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How Do You Conduct Job Orientation During COVID-19?

How Do You Conduct Job Orientation During COVID-19?

Orientation is usually an opportunity for companies to welcome new employees, set up their workstation, and introduce them to colleagues on their first few days. However, with companies still operating remotely—some for good—how can employers introduce new hires to the company culture and conduct productive orientation when they aren’t in the office?

 

Defined: What is Job Orientation?

Every company’s orientation will look a little different, but orientation typically introduces a new employee to a company’s culture when they join the team. This can include a welcome meal, where new employees meet other members of the team during the first day, presentations, and other traditions within the company. 

Orientation is a part of onboarding, which is the process of integrating a new employee into the organization. The onboarding process includes a series of introductions and tutorials that help a new employee better understand their roles and responsibilities as well as the company itself. It also includes things like reviewing the employee handbook and filling out compliance paperwork like Form I-9. Orientation only takes place once, whereas onboarding is ongoing. 

Orientation is important because the first day or two of a job can be a make-or-break period for retention efforts. If reducing turnover is the end goal in developing your remote onboarding, then your orientation process must ensure new hires feel welcome, supported, and familiar with the culture.

 

Tips for Remote Job Orientation

When part of a well-managed remote onboarding strategy, remote job orientation can still help new hires feel welcome and get a feel for the company culture. 

  1. Spell Out Remote Orientation Expectations. Having a schedule will help new hires know what to expect during orientation. Just like a high school freshman orientation, send a detailed schedule of events, including housekeeping items like check-in calls throughout the day, a lunch meeting, breaks, and when the day is expected to end. Also, spell out how long orientation will last—is it a one-day event, or multiple days? Knowing what to expect will help the new hire become familiar with how the company operates and help them become more comfortable in their new role, despite not being in the office.
  2. Introduce New Hires to the Company’s Culture Guide. Employers should start introducing cultural components and expectations as early as the new hire’s very first day. By communicating your company’s employee handbook and/or Culture Guide during a remote orientation, managers can more effectively communicate culture and mission to new hires. This information will make the new hire feel like part of the team from the very beginning, even if they haven’t stepped foot in the office yet. This should be written down ahead of time—again, this is a benefit of having a Culture Guide in place. If your company has a Culture Guide, go over the guide on a video call to make sure new hires have read and understood the information.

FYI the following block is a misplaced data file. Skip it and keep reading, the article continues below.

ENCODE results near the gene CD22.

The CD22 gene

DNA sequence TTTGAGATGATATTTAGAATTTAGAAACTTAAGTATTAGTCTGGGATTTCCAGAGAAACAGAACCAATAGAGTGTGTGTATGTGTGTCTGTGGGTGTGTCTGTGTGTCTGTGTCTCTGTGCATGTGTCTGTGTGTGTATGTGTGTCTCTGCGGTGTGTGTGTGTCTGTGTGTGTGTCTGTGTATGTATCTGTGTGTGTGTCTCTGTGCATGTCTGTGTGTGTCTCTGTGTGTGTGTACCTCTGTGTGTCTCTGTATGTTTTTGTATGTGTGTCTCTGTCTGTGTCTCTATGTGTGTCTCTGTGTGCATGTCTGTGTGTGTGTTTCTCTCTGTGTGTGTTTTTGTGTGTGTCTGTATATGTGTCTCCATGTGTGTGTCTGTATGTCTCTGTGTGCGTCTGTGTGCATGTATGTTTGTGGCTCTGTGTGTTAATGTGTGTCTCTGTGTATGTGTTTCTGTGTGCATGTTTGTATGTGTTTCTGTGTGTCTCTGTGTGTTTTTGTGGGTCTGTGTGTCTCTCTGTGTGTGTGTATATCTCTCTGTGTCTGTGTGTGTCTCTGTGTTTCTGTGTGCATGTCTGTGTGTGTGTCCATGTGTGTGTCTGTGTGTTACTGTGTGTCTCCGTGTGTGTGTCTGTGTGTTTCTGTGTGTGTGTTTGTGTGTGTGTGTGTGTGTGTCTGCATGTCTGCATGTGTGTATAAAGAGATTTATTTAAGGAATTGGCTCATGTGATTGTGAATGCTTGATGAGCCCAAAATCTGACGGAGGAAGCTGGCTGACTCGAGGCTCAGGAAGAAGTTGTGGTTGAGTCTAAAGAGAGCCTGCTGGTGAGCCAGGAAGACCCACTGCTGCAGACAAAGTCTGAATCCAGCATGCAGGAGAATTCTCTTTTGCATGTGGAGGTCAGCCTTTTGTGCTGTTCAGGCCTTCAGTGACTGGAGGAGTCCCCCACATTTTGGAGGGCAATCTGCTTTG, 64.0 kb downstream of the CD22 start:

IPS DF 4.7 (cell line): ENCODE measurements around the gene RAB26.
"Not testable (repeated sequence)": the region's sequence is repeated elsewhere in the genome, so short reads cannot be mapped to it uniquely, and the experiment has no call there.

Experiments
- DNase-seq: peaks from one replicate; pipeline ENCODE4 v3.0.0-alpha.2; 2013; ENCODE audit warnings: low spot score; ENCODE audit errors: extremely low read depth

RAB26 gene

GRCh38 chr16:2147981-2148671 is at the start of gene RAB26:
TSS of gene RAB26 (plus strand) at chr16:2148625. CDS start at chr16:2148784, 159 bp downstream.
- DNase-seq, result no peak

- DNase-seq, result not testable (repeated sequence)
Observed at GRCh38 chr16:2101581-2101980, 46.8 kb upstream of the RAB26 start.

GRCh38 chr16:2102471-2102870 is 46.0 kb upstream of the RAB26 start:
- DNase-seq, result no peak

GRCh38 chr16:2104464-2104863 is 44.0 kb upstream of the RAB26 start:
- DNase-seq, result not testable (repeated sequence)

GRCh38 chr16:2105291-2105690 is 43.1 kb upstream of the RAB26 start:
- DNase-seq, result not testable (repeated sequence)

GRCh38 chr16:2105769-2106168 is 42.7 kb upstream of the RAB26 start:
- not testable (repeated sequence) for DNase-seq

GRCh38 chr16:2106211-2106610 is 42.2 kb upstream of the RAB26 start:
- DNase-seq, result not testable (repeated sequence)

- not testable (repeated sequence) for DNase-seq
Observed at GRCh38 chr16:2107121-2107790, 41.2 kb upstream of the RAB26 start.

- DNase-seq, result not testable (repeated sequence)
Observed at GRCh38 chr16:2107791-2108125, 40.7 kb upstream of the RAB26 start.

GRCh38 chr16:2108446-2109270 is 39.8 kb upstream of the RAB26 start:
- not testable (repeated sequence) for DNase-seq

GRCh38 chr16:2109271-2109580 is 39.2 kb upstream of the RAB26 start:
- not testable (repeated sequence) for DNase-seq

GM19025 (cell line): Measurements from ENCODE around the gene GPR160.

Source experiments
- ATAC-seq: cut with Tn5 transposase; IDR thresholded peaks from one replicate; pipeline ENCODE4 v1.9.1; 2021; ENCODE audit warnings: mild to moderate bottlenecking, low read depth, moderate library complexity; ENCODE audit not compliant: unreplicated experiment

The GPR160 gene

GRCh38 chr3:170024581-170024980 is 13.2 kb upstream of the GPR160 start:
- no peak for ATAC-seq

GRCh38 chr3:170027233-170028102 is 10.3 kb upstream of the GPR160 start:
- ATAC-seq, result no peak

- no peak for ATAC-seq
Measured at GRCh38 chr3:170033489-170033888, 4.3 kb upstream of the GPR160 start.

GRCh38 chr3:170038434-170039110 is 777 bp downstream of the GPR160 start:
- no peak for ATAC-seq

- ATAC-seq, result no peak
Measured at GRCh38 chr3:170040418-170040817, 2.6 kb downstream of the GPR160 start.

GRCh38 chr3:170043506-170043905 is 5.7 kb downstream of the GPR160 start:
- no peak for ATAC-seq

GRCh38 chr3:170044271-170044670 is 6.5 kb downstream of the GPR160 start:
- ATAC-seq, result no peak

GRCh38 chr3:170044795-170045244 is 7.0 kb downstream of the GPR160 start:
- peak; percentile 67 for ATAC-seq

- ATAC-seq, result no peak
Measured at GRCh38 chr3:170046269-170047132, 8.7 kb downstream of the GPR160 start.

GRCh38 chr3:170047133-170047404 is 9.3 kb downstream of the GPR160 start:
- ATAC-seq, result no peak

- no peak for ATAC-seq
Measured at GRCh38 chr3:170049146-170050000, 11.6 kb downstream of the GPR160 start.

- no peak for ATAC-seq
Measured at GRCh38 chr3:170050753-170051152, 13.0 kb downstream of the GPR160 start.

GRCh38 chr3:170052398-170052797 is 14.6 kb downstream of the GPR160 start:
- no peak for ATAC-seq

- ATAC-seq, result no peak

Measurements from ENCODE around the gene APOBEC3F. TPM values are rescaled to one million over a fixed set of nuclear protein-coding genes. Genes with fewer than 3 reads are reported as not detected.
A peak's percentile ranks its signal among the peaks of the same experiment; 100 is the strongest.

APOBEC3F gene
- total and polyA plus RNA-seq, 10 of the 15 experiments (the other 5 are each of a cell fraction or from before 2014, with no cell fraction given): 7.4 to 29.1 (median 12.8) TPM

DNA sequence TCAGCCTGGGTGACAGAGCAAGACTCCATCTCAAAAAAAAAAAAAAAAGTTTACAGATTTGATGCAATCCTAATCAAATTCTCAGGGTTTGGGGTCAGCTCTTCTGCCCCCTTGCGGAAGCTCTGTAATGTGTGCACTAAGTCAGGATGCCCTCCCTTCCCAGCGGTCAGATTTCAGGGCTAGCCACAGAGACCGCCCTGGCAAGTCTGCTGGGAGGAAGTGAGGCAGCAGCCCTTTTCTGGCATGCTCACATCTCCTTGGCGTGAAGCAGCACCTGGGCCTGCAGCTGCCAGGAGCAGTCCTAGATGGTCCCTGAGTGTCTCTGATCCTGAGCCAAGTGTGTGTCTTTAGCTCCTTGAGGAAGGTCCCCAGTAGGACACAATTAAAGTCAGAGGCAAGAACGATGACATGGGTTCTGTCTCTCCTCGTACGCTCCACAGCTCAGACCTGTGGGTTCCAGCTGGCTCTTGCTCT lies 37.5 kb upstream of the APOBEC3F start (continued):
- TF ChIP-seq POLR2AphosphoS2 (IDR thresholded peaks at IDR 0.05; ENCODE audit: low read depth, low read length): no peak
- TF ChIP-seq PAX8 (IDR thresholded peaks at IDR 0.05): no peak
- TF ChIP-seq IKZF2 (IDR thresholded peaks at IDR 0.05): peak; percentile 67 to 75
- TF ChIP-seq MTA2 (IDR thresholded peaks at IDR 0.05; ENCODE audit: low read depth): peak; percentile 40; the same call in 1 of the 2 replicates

3. Adapt Orientation Traditions That Can Work Remotely. Orientation usually includes team-building traditions that every employee goes through. For example, every new hire on the BerniePortal team reads The Seven Habits of Highly Effective People. Schedule a virtual team lunch to chat about non-work-related topics. These simple yet important traditions help new hires feel like they’re part of the team from day one, which is why it’s vital to continue these practices remotely. Provide reimbursement for a lunch delivery of the new hire’s choosing and conduct a lunch meeting over a video call. 
  4. Organize Introduction Calls. If new hires are being onboarded remotely, they’re missing out on the conversations that happen organically with team members during orientation in the office. Encourage new hires to conduct video calls with the team members they’ll work alongside on a daily basis. Show your new hire what makes your team and your company special—and demonstrate why you’re happy to have them on the team. 
  5. Don’t Skip the Goodies. If your company gifts new hires with swag—think company sweatshirts, mugs, treats from local businesses or vendor partners—assemble the package ahead of time and mail it to your new hires. Receiving a token of the company in the mail helps get new hires excited to be a part of the team and culture from day one.
  6. Introduce Employees to 30-60-90s. To help give new employees a snapshot of expectations for their role and what’s to come, have a 30-60-90 plan prepared. A 30-60-90 is a list of tasks that an employee should aim to accomplish by 30 days, 60 days, then 90 days, so it helps chart a course for success for the first three months. Keep these tasks manageable and logical, eventually escalating in responsibilities as time goes on—your new hire should be able to see their growth in their role mapped out in clear, achievable goals.

Additional Resources

A lot of planning and organization goes into the orientation and onboarding process, especially when conducting it remotely. The following resources can help:

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